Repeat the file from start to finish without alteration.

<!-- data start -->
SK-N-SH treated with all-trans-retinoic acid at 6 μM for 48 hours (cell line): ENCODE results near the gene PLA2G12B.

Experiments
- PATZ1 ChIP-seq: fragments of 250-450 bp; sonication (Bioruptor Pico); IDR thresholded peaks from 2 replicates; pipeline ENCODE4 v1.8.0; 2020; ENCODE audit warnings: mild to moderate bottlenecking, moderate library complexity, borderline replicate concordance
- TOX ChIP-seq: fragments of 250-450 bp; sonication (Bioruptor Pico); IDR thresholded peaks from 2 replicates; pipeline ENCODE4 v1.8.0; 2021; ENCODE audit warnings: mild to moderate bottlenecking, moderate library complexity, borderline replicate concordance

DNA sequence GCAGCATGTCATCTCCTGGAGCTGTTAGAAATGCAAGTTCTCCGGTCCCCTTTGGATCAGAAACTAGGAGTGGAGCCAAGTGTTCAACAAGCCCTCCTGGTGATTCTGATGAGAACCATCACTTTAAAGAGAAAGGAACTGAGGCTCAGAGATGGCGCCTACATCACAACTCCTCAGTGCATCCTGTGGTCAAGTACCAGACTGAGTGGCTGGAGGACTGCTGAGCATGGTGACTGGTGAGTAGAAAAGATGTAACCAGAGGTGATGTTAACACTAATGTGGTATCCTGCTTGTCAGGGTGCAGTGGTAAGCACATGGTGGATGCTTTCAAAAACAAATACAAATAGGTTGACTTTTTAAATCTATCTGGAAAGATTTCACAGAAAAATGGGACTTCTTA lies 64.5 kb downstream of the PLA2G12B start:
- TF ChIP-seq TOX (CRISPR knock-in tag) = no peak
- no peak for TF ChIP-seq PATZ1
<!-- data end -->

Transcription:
SK-N-SH treated with all-trans-retinoic acid at 6 μM for 48 hours (cell line): ENCODE results near the gene PLA2G12B.

Experiments
- PATZ1 ChIP-seq: fragments of 250-450 bp; sonication (Bioruptor Pico); IDR thresholded peaks from 2 replicates; pipeline ENCODE4 v1.8.0; 2020; ENCODE audit warnings: mild to moderate bottlenecking, moderate library complexity, borderline replicate concordance
- TOX ChIP-seq: fragments of 250-450 bp; sonication (Bioruptor Pico); IDR thresholded peaks from 2 replicates; pipeline ENCODE4 v1.8.0; 2021; ENCODE audit warnings: mild to moderate bottlenecking, moderate library complexity, borderline replicate concordance

DNA sequence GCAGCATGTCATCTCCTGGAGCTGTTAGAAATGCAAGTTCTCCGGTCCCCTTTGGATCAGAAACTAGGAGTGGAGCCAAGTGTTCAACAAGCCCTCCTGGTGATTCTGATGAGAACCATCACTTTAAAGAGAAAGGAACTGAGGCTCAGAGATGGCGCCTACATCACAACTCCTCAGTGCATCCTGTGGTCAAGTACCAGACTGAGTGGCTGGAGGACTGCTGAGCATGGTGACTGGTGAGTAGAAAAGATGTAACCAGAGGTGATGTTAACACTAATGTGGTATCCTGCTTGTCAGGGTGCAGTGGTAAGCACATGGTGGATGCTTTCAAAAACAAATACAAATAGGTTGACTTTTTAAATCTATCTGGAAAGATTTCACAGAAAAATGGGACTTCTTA lies 64.5 kb downstream of the PLA2G12B start:
- TF ChIP-seq TOX (CRISPR knock-in tag) = no peak
- no peak for TF ChIP-seq PATZ1